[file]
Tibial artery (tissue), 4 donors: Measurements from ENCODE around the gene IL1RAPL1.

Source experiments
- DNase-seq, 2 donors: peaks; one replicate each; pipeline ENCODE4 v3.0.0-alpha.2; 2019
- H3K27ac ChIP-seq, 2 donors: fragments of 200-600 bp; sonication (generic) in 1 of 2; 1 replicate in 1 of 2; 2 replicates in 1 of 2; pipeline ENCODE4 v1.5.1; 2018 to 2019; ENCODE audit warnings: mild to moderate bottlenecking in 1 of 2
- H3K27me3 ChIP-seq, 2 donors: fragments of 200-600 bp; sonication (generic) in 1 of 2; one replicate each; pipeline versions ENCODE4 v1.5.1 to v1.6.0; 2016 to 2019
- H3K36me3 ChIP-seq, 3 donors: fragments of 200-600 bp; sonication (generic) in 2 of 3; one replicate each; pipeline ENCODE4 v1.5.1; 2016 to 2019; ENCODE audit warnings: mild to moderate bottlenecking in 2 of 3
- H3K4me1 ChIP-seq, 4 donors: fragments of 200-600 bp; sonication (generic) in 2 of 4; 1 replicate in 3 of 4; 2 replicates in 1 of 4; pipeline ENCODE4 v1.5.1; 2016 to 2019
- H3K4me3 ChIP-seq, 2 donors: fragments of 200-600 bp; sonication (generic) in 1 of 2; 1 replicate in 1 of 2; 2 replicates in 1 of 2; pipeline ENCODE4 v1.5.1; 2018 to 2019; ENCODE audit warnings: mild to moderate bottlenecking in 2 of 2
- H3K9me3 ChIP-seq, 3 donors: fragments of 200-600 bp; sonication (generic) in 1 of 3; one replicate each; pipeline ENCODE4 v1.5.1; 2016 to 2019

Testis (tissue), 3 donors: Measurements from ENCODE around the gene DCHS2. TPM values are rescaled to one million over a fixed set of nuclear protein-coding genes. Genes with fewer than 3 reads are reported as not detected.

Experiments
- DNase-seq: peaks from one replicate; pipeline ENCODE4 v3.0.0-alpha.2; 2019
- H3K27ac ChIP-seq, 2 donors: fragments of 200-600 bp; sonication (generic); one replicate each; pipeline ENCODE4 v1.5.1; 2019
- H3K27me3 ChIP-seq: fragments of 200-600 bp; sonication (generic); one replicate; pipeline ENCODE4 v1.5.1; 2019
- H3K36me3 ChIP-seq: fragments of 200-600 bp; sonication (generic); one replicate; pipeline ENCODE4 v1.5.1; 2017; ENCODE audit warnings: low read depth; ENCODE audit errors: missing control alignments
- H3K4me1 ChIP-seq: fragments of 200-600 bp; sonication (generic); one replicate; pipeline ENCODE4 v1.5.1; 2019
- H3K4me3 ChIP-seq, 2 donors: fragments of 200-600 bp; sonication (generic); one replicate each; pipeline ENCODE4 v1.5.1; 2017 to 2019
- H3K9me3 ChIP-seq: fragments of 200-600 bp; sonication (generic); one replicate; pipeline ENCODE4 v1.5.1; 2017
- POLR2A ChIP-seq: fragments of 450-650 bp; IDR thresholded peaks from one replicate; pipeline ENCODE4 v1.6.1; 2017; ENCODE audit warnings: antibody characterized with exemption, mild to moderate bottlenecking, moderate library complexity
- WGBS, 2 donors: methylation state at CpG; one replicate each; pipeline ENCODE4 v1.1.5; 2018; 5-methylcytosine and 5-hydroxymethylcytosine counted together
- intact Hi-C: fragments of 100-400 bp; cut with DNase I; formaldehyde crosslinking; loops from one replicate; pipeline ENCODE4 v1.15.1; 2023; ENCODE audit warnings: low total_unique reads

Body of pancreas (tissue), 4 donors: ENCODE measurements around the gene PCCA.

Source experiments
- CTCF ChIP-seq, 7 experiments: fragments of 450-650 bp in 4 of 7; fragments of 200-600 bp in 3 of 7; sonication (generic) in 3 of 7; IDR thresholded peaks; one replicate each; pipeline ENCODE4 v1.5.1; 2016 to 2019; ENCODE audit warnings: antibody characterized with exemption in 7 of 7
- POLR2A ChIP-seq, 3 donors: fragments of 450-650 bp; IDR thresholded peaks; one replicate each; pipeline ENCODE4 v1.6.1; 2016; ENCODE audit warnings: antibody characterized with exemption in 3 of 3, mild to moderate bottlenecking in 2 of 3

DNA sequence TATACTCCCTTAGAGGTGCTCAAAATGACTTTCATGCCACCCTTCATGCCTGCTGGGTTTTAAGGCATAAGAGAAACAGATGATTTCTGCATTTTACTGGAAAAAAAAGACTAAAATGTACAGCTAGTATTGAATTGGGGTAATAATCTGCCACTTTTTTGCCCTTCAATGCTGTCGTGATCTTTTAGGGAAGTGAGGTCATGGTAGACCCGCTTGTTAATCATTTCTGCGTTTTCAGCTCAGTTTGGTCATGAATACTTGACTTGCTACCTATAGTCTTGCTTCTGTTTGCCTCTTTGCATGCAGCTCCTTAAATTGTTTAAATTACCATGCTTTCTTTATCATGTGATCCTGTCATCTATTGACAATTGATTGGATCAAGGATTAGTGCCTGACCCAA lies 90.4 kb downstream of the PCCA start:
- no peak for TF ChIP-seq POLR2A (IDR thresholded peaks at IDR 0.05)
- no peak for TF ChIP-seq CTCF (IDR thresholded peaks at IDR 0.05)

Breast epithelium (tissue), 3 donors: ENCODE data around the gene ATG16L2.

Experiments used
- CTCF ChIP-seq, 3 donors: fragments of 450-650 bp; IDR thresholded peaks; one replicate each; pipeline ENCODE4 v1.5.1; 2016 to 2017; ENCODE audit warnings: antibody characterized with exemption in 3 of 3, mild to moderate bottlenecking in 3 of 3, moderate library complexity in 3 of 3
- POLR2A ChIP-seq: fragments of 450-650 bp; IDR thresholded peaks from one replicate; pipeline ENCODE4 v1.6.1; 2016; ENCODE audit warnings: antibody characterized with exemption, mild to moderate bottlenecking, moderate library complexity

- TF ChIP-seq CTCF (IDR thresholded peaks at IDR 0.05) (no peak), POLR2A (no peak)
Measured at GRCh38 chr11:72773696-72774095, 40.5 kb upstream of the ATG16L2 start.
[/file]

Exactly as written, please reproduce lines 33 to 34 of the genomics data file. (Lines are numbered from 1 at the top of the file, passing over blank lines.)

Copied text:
- TF ChIP-seq CTCF (IDR thresholded peaks at IDR 0.05) (no peak), POLR2A (no peak)
Measured at GRCh38 chr11:72773696-72774095, 40.5 kb upstream of the ATG16L2 start.